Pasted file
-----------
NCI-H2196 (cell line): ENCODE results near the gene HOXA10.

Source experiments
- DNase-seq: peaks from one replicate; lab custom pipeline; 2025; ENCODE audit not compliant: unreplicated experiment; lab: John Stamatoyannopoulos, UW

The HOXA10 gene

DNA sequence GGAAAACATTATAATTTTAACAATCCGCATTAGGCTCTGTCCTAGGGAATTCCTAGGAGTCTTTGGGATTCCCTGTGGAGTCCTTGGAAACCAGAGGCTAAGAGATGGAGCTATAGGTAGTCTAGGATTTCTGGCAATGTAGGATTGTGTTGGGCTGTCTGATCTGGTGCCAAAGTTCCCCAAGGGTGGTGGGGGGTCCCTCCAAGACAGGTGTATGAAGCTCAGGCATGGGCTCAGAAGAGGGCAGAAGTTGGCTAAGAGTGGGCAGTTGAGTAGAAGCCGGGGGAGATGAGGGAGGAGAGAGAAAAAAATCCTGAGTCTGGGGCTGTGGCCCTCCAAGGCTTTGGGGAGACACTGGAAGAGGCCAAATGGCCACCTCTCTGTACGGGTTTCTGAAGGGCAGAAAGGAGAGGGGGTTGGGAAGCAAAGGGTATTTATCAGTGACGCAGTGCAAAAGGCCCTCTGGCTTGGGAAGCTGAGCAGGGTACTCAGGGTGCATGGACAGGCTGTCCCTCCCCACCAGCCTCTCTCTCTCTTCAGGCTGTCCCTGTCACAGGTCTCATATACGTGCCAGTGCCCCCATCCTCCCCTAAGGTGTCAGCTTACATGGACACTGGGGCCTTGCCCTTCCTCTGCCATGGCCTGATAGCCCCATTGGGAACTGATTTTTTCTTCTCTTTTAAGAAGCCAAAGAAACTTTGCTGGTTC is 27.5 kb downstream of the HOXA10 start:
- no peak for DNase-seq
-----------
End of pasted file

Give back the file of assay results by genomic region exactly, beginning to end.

NCI-H2196 (cell line): ENCODE results near the gene HOXA10.

Source experiments
- DNase-seq: peaks from one replicate; lab custom pipeline; 2025; ENCODE audit not compliant: unreplicated experiment; lab: John Stamatoyannopoulos, UW

The HOXA10 gene

DNA sequence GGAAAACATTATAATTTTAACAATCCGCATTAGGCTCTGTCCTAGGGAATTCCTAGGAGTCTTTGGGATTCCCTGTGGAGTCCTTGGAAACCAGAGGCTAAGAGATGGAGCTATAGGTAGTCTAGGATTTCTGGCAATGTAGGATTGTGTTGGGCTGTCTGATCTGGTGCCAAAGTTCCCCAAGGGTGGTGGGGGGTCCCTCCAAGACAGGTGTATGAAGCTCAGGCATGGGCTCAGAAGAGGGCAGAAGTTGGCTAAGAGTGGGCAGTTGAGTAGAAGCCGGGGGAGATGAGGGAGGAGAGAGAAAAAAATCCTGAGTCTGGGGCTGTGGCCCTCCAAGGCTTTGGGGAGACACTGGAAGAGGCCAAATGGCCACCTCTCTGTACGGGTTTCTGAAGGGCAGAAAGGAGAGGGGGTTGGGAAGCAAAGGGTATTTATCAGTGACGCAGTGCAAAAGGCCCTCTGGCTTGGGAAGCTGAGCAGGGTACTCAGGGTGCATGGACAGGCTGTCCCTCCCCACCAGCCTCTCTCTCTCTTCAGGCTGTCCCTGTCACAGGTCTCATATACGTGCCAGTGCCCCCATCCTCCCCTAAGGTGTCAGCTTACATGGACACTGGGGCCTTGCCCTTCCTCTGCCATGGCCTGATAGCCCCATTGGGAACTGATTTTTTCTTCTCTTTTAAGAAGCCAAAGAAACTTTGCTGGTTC is 27.5 kb downstream of the HOXA10 start:
- no peak for DNase-seq